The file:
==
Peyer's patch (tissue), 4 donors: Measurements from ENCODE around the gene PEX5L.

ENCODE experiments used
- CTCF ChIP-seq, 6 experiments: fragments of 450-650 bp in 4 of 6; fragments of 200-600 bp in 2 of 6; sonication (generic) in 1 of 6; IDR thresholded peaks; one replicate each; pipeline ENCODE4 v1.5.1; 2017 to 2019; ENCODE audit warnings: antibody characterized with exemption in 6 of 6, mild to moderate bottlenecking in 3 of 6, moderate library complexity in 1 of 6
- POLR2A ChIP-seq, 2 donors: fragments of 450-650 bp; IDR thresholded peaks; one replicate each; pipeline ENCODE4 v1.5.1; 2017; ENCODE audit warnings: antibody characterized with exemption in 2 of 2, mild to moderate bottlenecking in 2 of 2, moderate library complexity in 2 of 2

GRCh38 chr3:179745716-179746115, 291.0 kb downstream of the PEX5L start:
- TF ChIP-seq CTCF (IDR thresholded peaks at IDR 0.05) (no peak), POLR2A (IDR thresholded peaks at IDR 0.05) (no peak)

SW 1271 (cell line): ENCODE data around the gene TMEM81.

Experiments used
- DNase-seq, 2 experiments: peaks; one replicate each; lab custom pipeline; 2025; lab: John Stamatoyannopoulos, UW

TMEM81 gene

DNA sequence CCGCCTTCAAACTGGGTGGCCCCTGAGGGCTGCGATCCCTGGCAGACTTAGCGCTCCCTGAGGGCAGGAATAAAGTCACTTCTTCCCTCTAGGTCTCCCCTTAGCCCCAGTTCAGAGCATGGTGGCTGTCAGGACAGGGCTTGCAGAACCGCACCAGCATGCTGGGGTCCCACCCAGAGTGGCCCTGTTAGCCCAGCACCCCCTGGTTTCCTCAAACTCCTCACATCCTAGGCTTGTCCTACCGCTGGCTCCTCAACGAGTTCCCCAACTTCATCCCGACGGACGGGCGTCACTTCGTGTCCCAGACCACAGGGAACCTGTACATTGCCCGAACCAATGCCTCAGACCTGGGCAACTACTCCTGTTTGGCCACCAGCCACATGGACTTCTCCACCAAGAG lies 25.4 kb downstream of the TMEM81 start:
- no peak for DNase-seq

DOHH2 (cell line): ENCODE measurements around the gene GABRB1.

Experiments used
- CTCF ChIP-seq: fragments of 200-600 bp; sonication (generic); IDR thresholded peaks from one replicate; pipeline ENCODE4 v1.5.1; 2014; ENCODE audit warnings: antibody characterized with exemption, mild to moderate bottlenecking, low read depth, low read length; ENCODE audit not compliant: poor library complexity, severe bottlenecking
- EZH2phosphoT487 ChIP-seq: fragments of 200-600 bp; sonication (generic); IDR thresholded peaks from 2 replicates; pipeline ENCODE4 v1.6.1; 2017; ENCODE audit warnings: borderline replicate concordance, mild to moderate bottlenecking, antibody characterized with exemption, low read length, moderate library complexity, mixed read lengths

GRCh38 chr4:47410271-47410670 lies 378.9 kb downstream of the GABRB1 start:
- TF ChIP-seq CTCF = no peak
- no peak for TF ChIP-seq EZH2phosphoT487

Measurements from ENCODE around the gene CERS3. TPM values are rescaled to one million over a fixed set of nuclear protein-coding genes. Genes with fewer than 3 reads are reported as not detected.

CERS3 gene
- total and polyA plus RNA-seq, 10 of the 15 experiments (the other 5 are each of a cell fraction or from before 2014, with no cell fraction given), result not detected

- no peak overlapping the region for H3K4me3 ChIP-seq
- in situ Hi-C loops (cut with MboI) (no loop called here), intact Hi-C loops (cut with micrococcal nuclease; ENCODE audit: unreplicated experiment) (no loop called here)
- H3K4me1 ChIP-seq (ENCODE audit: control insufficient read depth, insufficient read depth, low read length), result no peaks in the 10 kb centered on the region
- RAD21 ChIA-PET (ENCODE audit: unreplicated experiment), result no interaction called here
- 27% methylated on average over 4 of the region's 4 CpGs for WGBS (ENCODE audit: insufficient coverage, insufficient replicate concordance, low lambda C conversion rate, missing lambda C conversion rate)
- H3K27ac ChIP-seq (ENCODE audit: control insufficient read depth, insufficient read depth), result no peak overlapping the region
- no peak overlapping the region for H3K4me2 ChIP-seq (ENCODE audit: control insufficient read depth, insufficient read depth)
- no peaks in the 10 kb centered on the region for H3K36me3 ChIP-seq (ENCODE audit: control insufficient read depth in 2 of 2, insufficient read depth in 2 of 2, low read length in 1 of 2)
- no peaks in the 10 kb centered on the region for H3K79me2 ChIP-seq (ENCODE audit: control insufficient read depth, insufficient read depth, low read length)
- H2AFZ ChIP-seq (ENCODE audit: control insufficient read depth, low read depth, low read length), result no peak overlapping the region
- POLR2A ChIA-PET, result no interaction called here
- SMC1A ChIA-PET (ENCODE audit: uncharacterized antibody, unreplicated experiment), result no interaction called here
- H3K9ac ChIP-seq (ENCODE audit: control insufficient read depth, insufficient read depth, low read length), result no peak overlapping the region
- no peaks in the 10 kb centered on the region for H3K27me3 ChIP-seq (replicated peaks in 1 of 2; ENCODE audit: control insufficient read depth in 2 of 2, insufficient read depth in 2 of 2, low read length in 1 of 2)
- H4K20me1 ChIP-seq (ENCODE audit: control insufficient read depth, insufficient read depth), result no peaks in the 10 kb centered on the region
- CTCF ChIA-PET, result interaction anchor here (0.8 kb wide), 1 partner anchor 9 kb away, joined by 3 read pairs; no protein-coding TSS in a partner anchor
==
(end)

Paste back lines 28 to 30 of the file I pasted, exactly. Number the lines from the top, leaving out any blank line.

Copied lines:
- H3K27ac ChIP-seq (ENCODE audit: control insufficient read depth, insufficient read depth), result no peak overlapping the region
- no peak overlapping the region for H3K4me2 ChIP-seq (ENCODE audit: control insufficient read depth, insufficient read depth)
- no peaks in the 10 kb centered on the region for H3K36me3 ChIP-seq (ENCODE audit: control insufficient read depth in 2 of 2, insufficient read depth in 2 of 2, low read length in 1 of 2)